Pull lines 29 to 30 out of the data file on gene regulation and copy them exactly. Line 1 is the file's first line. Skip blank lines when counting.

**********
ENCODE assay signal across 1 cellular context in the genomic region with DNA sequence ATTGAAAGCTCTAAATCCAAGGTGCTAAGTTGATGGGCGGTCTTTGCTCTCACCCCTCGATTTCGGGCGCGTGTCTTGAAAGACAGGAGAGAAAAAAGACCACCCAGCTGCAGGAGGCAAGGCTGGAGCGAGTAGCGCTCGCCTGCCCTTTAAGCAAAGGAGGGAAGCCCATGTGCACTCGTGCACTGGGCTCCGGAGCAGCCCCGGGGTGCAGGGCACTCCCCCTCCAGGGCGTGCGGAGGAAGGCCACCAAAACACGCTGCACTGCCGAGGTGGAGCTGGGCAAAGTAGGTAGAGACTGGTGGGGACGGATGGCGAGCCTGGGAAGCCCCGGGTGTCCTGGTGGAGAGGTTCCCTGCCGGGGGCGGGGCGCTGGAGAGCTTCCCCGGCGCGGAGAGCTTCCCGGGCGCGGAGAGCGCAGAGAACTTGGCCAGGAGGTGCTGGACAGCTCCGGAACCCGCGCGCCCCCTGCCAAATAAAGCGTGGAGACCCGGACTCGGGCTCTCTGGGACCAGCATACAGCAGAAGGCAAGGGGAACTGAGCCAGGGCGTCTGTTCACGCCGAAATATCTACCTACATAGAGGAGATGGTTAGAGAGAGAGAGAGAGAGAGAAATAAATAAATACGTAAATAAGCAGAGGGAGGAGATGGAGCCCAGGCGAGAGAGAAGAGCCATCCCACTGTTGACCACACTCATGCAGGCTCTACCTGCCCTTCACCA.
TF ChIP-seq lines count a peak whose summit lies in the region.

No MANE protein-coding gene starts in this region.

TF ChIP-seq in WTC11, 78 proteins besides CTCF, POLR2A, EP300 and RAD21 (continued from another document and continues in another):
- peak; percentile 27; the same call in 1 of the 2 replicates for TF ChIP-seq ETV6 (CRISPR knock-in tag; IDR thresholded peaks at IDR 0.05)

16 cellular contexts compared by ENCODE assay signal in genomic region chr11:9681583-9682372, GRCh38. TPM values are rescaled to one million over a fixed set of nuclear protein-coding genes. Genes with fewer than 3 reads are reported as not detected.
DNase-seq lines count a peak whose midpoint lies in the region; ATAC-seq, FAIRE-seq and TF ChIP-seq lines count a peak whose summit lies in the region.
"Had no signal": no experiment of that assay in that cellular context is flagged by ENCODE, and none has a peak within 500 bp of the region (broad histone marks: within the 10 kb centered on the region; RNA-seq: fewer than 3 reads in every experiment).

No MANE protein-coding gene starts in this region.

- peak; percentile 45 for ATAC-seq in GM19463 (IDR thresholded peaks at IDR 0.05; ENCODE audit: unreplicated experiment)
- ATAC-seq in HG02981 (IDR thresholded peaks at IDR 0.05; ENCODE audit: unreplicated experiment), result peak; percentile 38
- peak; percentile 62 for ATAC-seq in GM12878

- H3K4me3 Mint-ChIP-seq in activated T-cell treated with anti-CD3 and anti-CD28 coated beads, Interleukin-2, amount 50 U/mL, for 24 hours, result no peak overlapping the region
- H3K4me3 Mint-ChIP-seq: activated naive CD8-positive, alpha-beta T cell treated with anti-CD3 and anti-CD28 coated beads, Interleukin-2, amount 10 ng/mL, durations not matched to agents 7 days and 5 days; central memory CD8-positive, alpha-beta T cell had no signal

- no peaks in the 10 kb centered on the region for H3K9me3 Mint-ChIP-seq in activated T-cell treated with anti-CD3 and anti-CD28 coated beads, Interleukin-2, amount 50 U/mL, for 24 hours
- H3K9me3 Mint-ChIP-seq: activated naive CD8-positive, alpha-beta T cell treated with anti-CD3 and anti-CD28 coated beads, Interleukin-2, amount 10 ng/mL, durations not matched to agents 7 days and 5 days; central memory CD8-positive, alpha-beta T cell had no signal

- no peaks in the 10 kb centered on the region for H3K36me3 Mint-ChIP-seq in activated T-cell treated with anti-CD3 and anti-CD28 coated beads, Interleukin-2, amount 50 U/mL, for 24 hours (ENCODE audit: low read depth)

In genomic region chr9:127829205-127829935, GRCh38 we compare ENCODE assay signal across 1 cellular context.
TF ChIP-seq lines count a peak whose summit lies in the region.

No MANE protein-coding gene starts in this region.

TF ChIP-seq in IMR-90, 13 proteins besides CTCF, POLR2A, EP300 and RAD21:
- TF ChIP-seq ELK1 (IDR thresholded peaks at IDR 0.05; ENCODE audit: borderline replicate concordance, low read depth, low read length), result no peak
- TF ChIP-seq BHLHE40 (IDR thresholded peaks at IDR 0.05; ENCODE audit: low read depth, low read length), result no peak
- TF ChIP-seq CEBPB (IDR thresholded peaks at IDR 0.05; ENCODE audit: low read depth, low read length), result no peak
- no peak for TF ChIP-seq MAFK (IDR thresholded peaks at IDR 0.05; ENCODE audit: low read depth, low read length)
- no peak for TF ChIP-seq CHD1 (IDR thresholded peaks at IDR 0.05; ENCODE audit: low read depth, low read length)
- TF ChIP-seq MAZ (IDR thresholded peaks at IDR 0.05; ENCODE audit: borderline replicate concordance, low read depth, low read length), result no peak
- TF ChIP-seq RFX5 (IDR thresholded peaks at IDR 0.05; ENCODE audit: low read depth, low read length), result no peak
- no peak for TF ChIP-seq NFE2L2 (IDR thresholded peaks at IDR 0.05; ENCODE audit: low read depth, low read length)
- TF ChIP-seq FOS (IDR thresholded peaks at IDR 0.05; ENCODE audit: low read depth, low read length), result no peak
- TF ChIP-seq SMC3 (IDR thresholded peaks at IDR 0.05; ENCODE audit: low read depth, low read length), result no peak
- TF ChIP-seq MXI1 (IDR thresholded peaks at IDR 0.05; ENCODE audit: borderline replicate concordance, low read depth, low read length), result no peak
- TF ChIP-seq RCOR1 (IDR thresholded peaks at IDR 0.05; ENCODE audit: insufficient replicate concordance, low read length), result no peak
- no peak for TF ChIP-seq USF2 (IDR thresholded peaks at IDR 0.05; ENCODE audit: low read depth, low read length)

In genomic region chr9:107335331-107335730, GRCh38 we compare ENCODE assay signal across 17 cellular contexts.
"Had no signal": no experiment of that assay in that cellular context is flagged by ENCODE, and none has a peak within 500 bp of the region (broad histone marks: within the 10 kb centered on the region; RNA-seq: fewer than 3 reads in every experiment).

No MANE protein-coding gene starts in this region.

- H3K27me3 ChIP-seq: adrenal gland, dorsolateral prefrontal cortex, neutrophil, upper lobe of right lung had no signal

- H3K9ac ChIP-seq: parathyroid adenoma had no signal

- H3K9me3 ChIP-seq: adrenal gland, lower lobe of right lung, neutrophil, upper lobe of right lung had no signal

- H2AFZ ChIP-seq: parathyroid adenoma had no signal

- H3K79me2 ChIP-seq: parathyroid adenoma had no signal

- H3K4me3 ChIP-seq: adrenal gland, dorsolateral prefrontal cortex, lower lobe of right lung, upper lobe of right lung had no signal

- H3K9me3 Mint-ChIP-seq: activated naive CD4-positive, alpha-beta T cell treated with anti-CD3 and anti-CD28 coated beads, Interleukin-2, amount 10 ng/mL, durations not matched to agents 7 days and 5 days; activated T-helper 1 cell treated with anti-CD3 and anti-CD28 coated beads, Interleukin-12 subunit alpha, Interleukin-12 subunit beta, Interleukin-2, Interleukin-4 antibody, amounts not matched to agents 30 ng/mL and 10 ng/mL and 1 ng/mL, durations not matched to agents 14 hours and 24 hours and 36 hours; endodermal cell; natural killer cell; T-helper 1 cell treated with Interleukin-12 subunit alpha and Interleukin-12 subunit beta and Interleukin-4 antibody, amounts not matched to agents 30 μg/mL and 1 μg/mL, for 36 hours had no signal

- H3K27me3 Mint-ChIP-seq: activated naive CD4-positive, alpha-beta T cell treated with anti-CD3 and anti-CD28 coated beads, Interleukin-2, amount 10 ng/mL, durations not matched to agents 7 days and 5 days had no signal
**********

- no peak for TF ChIP-seq NFE2L2 (IDR thresholded peaks at IDR 0.05; ENCODE audit: low read depth, low read length)
- TF ChIP-seq FOS (IDR thresholded peaks at IDR 0.05; ENCODE audit: low read depth, low read length), result no peak